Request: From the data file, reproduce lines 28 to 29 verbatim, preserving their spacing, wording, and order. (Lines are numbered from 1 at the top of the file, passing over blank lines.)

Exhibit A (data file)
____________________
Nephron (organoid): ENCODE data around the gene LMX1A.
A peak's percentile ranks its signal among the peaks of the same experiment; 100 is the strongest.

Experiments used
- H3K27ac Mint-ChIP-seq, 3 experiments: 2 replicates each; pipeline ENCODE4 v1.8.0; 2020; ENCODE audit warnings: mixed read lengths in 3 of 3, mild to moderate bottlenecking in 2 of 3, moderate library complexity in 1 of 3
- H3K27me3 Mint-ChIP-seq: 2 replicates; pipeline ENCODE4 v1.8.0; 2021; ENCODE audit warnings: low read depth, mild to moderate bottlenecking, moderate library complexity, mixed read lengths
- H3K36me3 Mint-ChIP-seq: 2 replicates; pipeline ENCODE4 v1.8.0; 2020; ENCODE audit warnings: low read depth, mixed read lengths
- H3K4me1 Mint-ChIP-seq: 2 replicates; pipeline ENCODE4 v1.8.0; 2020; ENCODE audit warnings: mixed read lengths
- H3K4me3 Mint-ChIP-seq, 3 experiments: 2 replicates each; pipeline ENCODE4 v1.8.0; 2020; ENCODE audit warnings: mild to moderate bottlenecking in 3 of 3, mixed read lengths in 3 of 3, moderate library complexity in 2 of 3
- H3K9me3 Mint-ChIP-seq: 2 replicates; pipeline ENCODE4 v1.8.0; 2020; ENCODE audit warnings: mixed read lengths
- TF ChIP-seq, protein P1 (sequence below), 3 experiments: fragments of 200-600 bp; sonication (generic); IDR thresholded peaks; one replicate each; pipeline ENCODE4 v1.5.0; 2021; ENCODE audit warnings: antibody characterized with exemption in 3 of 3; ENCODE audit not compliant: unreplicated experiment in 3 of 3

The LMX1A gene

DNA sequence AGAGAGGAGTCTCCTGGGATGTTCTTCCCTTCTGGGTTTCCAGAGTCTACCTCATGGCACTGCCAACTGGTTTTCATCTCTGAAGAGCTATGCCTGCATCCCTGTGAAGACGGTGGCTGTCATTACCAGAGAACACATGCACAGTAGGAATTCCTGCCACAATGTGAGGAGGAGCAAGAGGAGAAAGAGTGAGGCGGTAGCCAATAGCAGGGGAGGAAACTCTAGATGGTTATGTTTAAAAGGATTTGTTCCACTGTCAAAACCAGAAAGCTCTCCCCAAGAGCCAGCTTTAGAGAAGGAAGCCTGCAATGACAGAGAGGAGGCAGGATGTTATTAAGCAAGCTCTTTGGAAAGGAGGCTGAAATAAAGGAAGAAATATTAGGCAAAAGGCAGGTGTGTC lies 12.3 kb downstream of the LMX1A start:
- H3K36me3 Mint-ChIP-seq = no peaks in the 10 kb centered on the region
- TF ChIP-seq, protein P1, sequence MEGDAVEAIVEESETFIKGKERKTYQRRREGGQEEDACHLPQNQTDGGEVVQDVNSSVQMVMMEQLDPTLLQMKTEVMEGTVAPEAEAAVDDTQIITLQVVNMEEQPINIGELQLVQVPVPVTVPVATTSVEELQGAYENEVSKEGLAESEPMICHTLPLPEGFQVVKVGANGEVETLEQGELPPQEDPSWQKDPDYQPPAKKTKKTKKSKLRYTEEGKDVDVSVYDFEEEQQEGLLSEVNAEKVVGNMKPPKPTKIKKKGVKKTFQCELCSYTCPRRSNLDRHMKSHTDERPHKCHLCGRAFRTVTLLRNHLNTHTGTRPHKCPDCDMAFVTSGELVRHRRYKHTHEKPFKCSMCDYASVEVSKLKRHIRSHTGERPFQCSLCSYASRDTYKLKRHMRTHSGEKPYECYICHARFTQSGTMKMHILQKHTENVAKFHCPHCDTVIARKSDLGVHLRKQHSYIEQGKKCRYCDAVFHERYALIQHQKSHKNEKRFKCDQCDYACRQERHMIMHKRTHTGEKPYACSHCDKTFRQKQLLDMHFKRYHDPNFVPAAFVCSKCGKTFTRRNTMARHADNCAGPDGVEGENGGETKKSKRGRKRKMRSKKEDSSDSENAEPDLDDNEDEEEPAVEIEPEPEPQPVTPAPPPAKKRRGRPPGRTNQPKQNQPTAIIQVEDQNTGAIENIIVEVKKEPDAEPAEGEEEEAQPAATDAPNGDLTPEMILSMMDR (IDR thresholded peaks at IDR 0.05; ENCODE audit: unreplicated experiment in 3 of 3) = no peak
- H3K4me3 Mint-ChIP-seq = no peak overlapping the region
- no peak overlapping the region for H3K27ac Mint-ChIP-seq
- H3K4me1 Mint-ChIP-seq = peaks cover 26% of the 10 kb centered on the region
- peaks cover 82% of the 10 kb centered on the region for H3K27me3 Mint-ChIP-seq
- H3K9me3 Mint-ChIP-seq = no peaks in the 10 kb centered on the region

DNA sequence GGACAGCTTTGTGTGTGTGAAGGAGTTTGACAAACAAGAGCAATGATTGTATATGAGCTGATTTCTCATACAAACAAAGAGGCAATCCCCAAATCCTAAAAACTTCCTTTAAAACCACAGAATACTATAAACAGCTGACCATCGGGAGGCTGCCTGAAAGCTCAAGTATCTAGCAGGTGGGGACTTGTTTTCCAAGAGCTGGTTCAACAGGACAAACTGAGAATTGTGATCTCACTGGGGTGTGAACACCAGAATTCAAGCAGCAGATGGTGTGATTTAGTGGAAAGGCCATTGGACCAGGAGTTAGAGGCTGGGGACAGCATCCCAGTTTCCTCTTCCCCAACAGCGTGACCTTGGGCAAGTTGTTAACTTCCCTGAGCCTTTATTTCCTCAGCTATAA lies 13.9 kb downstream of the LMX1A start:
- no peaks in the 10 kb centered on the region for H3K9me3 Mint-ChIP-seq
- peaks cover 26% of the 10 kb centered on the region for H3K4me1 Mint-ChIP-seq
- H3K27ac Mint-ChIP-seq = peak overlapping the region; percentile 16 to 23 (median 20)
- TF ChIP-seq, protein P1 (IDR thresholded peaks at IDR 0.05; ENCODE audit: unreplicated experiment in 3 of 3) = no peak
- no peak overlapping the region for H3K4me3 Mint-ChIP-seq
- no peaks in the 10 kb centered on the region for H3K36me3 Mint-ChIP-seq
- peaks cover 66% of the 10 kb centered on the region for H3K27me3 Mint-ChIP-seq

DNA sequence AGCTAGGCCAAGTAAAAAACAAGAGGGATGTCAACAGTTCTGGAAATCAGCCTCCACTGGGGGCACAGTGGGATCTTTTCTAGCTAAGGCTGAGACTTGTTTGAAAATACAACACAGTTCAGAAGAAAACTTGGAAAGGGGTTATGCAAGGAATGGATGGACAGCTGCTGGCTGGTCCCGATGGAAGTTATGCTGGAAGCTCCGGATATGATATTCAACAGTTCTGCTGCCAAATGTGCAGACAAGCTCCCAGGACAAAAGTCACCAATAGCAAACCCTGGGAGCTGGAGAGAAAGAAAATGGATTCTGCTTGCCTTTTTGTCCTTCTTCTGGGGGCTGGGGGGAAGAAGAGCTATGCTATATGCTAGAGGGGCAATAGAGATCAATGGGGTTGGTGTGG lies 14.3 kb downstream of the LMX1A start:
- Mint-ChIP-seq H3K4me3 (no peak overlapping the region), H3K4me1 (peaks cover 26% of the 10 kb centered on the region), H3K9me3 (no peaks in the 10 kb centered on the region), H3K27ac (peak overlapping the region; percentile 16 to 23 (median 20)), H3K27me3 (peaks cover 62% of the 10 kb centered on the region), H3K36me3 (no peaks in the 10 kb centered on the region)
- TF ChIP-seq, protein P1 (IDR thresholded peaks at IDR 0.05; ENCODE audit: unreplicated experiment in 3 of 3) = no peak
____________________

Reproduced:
DNA sequence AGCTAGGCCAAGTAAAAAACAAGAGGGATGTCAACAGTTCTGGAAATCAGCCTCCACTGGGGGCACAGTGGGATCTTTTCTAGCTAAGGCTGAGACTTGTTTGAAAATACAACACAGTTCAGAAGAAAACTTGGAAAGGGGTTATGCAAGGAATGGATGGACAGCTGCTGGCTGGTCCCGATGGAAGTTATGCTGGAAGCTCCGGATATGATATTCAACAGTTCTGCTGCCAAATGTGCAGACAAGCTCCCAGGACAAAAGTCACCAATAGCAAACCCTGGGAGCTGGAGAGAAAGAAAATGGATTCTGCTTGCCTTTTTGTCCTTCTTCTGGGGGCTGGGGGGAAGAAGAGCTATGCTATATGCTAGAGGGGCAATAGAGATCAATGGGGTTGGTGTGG lies 14.3 kb downstream of the LMX1A start:
- Mint-ChIP-seq H3K4me3 (no peak overlapping the region), H3K4me1 (peaks cover 26% of the 10 kb centered on the region), H3K9me3 (no peaks in the 10 kb centered on the region), H3K27ac (peak overlapping the region; percentile 16 to 23 (median 20)), H3K27me3 (peaks cover 62% of the 10 kb centered on the region), H3K36me3 (no peaks in the 10 kb centered on the region)